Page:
Things You'll Need:
- Pottery filing tools
- Chromatic tuner
Tuning an ocarina takes patience and precision: patience on your part, to not damage the finger holes as you widen them to match the note you are looking for, and precision from an accurate chromatic tuner, which will help you gauge the correct tone readings from your instrument. A new ocarina begins without correct pitch. Determining the fundamental or lowest note first will help you adjust the rest of the notes properly, no matter how many finger holes you are tuning.
Cover all of the finger holes on your ocarina and blow into it to find the lowest note. The tuner will tell you what note you are blowing, A through G sharp or flat. Once you determine which note is the fundamental, or lowest, on the instrument, you will proceed to the next holes.
Release the first finger hole of the ocarina (position depends upon the number of holes on your instrument). Blow into the mouthpiece and adjust the hole carefully with a filing tool until the tuner reads the next note but remains the same in sharpness or flatness as the fundamental note. For example; if the fundamental note on your ocarina is a C sharp, you must adjust the finger hole enough so the note being played through it is a D sharp. Open the hole wider with your filing tools until the tuner reads the note that you are supposed to achieve.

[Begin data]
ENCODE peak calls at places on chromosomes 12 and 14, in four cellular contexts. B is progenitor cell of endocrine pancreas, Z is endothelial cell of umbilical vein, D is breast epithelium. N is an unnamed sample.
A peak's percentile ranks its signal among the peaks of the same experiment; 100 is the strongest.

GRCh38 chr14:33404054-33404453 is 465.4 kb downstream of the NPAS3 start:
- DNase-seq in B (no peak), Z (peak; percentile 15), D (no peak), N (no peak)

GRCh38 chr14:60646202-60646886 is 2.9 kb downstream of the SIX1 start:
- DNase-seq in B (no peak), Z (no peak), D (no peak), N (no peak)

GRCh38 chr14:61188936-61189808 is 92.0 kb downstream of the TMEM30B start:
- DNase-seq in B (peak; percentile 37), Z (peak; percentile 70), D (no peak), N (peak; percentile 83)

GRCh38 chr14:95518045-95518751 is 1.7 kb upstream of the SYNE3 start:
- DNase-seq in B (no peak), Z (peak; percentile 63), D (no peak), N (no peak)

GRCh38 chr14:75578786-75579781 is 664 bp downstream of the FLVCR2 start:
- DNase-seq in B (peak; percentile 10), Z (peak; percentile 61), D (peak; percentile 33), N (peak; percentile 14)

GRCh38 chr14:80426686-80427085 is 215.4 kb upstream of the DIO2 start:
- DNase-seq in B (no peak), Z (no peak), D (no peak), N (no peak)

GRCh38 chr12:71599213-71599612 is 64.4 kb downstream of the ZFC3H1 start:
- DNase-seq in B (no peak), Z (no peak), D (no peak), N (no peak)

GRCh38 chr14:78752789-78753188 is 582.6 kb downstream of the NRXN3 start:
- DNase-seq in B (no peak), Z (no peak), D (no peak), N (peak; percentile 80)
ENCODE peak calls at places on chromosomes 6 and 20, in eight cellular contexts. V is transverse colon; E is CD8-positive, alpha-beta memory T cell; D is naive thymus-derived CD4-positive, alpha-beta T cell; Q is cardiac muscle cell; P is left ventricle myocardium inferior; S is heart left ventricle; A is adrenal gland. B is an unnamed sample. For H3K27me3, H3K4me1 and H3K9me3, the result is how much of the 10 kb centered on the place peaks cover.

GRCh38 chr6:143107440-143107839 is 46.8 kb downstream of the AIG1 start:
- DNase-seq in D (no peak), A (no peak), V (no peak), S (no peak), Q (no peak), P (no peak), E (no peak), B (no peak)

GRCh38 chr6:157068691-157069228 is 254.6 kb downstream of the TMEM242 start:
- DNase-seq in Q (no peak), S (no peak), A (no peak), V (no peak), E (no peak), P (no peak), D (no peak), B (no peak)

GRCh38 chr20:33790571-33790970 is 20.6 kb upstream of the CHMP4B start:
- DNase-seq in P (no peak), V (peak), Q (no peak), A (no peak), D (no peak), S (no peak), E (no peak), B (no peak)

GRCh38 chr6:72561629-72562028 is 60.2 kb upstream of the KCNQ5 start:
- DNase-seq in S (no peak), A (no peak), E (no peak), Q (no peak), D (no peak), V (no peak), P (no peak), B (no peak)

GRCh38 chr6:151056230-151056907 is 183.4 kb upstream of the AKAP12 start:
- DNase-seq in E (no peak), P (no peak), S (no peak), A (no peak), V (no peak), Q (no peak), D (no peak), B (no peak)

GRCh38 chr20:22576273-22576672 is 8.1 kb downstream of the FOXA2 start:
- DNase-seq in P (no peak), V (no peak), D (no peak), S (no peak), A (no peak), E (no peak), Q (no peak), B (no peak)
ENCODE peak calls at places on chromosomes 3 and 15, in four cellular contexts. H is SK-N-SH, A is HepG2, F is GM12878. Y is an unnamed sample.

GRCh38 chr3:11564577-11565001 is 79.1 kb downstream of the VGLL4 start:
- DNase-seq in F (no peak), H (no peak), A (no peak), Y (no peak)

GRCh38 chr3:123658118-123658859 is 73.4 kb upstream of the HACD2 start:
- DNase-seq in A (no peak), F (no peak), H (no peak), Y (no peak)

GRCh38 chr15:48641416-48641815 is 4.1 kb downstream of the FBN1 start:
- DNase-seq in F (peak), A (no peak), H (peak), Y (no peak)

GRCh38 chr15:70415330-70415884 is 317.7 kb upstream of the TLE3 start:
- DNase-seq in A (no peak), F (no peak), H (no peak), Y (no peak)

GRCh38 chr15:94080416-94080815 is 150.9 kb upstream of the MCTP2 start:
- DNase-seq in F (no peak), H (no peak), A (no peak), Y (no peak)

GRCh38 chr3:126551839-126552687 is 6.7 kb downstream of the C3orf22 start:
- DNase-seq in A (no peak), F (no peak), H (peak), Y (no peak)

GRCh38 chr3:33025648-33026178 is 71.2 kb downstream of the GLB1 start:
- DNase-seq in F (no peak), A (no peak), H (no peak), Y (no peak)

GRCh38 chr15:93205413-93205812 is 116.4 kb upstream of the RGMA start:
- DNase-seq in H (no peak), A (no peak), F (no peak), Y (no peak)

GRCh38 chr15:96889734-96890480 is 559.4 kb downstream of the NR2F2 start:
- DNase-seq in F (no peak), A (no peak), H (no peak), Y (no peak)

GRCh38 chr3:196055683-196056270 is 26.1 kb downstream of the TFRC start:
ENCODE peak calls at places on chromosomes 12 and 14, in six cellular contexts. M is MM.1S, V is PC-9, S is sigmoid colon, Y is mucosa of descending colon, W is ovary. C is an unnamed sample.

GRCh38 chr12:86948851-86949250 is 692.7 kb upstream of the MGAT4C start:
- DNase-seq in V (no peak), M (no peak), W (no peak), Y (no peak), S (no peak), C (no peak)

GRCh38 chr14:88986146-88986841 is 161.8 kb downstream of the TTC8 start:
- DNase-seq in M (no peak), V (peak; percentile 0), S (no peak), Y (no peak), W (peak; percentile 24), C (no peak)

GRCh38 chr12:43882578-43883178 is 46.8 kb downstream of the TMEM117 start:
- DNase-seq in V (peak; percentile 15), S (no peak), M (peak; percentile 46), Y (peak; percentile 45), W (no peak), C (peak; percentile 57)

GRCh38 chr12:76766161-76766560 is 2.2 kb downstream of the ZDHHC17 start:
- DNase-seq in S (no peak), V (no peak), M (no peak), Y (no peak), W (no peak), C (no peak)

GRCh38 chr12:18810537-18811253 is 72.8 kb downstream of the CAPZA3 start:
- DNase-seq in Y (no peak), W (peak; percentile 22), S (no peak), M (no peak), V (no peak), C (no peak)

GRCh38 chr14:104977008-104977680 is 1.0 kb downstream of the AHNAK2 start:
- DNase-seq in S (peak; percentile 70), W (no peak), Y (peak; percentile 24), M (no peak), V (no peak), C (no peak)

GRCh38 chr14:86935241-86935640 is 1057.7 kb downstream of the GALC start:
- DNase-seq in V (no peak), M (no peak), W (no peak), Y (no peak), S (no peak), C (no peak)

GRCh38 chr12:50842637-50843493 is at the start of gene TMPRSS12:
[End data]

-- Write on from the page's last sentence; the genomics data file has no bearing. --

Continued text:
Continue along the instrument until you have tuned each note in succession to the one before it, maintaining sharpness or flatness. For ocarinas that have 10 holes, once you come back around to your fundamental note, adjust the hole to the same note but at a higher octave. Read the tuner carefully to make sure you have achieved the next octave up.
When adjusting finger holes, go slowly and deliberately. Bevel the edges if needed, and if you make the hole too big, smooth the hole over partially with some wet clay slip and start again. This may require some trial and error before you are entirely successful.
- When adjusting finger holes, go slowly and deliberately. Bevel the edges if needed, and if you make the hole too big, smooth the hole over partially with some wet clay slip and start again. This may require some trial and error before you are entirely successful.
Marc Gottlieb has been writing since 1997, when he was hired as a guest columnist for "Films in Review" magazine. He now serves as a full-time writer and contributor to several online publications. Gottlieb attended the School of Visual Arts in New York City.